My debut novel is a Beauty and the Beast retelling because I’ve been obsessed with fairy tales all my life, and I’m thrilled to share some of my favorite retellings with you! When I was a child, my grandma gave me an illustrated collection of fairy tales. She had grown up reading stories from Hans Christian Andersen and the Grimm brothers, and she wanted to share that with me. It was an interest I gladly adopted. I love seeing my favorite fairy tales told with new twists and elements that bring the stories to life all over again and let me fall in love with them one more time.

Elizabeth's book list on giving new life to old fairy tales

Elizabeth Lowham Why did Elizabeth love this book?

Gail Carson Levine has been one of my favorite authors all my life. She and my maternal grandmother are jointly responsible for my deep obsession with fairy tales.

While Ella Enchanted is more well known, Fairest is my favorite of her fairy tale novels. It’s a Snow White retelling that made me truly fall in love with the main character. Aza’s insecurities felt real to me, and I loved the twist that she is not fairest in all the land because of looks but, rather, because of her voice.

This story breaks me down and builds me back up again. I’ve reread it many times and intend to reread it many more.

By Gail Carson Levine,

Why should I read it?

1 author picked Fairest as one of their favorite books, and they share why you should read it. This book is for kids age 8, 9, 10, and 11.

What is this book about?

Once upon a time, there was a girl who wanted to be pretty ...Aza's singing is the fairest in all the land, and the most unusual. She can "throw" her voice so it seems to come from anywhere. But singing is only one of the two qualities prized in the Kingdom of Ayortha. Aza doesn't possess the other: beauty. Not even close. She's hidden in the shadows in her parents' inn, but when she becomes lady-in-waiting to the new queen, she has to step into the light-especially when the queen demands a dangerous favor. A magic mirror, a charming prince,…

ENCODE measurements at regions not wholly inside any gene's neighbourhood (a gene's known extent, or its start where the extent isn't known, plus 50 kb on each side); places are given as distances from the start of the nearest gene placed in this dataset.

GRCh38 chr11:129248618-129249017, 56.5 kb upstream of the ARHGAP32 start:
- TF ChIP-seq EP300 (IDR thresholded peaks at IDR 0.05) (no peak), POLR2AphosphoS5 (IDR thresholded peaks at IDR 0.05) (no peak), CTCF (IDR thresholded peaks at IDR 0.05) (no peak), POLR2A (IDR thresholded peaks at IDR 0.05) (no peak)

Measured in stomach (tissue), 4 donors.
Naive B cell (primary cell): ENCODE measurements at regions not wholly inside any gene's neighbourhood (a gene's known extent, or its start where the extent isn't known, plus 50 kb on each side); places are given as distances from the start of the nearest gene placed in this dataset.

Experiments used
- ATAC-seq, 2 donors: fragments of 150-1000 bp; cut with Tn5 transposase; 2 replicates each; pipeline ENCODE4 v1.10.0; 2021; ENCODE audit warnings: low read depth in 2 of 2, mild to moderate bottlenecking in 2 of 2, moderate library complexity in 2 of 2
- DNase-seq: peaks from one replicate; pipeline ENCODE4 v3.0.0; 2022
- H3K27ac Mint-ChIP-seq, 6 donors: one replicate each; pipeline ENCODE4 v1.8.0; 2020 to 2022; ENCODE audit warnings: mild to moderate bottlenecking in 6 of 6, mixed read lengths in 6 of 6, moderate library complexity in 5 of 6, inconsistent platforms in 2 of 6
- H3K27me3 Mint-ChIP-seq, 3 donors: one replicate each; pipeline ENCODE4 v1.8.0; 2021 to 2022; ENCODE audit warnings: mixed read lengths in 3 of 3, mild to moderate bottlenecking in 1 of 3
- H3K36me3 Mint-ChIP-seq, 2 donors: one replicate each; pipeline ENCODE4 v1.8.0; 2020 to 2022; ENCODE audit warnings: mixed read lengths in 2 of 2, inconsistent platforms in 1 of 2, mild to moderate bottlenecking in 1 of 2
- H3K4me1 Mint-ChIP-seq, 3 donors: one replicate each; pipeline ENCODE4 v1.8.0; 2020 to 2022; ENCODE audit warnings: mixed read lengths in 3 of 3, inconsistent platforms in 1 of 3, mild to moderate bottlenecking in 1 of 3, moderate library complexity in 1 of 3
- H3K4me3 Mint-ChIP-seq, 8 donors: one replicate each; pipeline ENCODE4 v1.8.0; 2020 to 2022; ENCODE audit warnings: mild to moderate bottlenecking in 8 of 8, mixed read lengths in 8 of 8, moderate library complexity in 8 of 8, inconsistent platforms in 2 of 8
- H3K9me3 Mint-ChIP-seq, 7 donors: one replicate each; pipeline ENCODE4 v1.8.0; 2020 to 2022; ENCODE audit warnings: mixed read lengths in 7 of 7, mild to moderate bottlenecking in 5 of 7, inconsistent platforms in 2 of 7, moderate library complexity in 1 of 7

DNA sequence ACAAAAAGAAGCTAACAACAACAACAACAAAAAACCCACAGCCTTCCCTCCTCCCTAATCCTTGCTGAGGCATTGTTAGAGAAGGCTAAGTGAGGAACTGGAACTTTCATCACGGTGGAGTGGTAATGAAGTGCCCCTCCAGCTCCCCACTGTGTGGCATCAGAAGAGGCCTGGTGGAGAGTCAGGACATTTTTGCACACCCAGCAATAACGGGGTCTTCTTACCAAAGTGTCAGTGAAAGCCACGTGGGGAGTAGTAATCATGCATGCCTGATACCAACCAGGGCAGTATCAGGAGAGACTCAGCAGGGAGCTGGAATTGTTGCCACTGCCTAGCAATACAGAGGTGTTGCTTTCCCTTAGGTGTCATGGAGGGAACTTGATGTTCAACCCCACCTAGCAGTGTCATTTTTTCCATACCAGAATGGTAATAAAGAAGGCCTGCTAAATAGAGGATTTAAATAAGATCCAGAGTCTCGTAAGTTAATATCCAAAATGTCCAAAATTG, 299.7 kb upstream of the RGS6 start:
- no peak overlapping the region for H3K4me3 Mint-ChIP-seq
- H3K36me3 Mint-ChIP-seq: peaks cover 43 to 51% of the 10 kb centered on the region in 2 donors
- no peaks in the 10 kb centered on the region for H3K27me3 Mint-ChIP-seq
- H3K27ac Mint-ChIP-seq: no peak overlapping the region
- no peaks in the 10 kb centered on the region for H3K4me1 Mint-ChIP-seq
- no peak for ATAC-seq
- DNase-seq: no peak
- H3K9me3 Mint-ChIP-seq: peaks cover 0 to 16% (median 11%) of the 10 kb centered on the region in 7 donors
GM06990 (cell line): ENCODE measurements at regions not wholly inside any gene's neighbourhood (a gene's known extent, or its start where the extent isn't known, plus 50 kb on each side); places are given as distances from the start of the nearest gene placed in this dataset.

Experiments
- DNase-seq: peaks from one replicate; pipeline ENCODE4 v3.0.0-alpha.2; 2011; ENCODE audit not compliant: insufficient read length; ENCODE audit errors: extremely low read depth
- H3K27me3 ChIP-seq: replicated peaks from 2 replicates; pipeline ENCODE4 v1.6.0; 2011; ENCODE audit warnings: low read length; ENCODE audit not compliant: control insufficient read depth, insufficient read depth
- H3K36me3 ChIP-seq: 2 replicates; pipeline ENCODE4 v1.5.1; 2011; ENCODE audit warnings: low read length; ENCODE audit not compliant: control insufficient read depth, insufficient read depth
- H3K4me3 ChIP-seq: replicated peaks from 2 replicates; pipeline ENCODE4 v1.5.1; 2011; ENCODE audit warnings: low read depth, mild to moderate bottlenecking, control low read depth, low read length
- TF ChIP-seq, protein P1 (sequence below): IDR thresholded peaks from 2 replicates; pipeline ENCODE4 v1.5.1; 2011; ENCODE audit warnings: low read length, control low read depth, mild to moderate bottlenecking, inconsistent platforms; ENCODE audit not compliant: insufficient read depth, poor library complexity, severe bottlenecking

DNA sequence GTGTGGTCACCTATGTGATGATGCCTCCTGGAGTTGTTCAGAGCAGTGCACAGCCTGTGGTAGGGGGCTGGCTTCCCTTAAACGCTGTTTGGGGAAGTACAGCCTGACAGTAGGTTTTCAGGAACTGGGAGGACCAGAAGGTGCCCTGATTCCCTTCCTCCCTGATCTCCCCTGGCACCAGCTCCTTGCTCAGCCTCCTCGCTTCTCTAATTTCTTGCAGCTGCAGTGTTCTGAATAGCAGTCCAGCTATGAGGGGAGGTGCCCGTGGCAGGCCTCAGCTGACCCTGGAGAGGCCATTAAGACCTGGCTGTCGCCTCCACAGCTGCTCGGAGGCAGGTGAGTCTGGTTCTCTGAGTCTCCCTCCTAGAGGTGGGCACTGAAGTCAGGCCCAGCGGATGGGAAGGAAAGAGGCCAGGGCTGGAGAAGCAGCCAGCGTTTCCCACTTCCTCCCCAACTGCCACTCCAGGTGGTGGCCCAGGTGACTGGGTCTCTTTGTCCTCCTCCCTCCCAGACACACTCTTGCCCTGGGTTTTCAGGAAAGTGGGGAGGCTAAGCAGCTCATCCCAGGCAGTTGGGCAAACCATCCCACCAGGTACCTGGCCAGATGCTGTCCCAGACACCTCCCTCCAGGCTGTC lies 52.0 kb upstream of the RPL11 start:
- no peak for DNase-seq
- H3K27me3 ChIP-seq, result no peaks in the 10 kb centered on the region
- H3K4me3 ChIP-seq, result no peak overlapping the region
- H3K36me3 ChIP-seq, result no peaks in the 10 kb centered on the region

Book cover of You Are Enough: A Book about Inclusion

Norene Paulson Author Of What's Silly Hair Day with No Hair?

From my list on children’s picture books on inclusion.

Why am I passionate about this?

As a former middle school language arts teacher, I’ve witnessed firsthand the struggles some students face trying to be accepted and the heartbreak they experience when they are not. Every child deserves to be seen and appreciated for who they are and not be excluded or ostracized due to factors over which they have little control. I write and promote picture books about friendship, acceptance, and inclusion because everyone deserves to be included…always. 

Norene's book list on children’s picture books on inclusion

Norene Paulson Why did Norene love this book?

You Are Enough is a powerful book celebrating diversity and inclusion. I literally had goosebumps the first time I read it. Every line is poster-worthy and each page is amazingly illustrated with kids from diverse backgrounds and abilities. Working together, the text paired with the illustrations reinforce the messages that “our differences are what make us special,” “we all belong,” and “you are just right exactly as you are.” 

By Margaret O'Hair, Sofia Sanchez (illustrator),

Why should I read it?

1 author picked You Are Enough as one of their favorite books, and they share why you should read it. This book is for kids age 3, 4, 5, and 6.

What is this book about?

A positive, beautiful and inclusive picture book all
about celebrating being yourself from Down syndrome advocate Sofia
Sanchez!
Wouldn't it be boring if we were all the same? Being just
who we are is great!

This inclusive and empowering picture book from Sofia Sanchez,
a twelve-year-old model and actress with Down syndrome, reminds
readers how important it is to embrace what makes you unique,
be confident, and be proud
of who you are.

Imagine all of the wonderful things you can do if you don't let
anyone stop you! You are enough just how you are. Sofia is unique,
but…


Book cover of A Monster Like Me

Helen M. Pugsley Author Of The Tooth Fairy

From my list on learning the old legends.

Why am I passionate about this?

I remember being gifted a copy of a fairy tale book for children by someone my dad worked with as a kid. "Wow, these are really close to the originals," Mom murmured under her breath.